An expected decision in June by the U.S. Supreme Court will decide the fate of the Obama Administration’s health care reform, the Affordable Care Act.
All major issues in America in the end reach the country’s highest court. So the fact that the Supreme Court today decided to take the case was no surprise. The Obama Administration wanted it, wanted to have the final arbiter decide the law’s fate, and wanted certainty in order to move forward.
“We know the Affordable Care Act is constitutional and are confident the Supreme Court will agree,” said a White House statement.
But no one today dared to say with certainty what and how the nine justices on the Supreme Court will decide. In any case, a big battle is awaiting about the balance of power in the American political system, the extent of federal power, and the reach of Congress’ powers.
The June decision will come in the middle of the run-up to the presidential election in November. Whatever the outcome in the Supreme Court, its decision will be of great importance for the outcome of the election. A victory for reform, i.e., that it is consistent with the Constitution, will undoubtedly strengthen Obama and his chances in the election, while a victory for those who believe that reform violates the Constitution will be seen as a major setback for the president and greatly impair his re-election chances.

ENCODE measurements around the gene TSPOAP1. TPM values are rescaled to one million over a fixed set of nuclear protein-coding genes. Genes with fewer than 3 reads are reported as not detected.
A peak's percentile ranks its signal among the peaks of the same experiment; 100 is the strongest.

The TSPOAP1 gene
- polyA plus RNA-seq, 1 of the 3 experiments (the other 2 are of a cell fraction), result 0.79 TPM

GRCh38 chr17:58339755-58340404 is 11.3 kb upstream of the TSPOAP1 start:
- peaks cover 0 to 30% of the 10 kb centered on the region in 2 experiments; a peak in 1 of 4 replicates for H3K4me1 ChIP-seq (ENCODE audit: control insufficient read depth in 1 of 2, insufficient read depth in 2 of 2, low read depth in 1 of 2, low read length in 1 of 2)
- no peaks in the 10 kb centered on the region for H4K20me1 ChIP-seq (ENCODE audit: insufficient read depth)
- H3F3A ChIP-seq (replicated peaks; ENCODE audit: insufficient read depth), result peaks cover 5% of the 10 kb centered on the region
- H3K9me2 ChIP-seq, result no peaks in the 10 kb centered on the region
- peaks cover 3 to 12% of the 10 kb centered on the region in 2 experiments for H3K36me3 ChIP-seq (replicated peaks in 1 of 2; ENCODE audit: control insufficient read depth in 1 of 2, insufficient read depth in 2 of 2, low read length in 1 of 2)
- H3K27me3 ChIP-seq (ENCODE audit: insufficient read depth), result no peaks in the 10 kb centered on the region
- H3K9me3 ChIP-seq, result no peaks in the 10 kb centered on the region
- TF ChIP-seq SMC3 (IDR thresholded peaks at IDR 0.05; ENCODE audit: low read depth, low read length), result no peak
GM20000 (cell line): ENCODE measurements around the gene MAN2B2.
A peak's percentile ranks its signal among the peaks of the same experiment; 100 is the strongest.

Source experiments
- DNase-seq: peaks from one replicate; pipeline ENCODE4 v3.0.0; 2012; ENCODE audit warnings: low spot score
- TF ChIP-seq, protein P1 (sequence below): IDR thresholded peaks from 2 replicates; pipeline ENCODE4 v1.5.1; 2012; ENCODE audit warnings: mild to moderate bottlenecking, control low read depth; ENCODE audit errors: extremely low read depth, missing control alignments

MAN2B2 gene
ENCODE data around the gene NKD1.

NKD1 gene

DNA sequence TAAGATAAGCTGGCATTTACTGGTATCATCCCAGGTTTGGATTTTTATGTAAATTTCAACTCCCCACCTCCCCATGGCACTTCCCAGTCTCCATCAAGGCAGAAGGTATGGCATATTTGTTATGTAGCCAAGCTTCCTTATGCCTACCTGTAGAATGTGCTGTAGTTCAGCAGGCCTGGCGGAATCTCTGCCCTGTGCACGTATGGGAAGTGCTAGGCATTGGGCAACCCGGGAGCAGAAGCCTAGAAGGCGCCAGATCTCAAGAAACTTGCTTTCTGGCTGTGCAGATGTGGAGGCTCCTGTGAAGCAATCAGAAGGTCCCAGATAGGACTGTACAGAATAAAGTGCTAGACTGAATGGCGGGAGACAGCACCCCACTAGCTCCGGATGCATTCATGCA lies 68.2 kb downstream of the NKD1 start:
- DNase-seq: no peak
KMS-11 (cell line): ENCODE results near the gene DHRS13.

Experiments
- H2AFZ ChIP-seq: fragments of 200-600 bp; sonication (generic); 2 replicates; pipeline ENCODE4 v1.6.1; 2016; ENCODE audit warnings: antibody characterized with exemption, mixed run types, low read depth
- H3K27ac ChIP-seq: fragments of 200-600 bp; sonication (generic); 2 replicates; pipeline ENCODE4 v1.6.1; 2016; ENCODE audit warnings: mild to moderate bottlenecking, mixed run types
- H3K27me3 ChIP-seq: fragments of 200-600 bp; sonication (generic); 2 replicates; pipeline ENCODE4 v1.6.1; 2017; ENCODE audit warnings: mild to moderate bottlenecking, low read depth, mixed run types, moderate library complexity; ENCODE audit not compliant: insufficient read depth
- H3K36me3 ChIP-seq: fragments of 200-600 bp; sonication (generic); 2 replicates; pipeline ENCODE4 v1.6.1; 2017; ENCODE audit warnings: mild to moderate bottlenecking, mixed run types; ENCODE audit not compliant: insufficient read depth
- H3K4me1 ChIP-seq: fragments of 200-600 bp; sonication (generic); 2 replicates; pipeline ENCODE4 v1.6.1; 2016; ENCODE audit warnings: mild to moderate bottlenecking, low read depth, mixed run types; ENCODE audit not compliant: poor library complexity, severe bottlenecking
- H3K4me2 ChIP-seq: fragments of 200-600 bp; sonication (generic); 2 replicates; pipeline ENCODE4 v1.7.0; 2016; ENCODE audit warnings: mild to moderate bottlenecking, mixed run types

So much is at stake.
Lyle Denniston, veteran Supreme Court reporter, describes the thorny legal and constitutional problems on the SCOTUS blog and calls that which will now take place in the Supreme Court “an historic constitutional confrontation over federal power.”
The New York Times’ legal correspondent Adam Liptak wonders in today’s paper about how far the federal government’s power stretches and points to the many conflicting rulings in the lower courts that transcend all partisan political borders.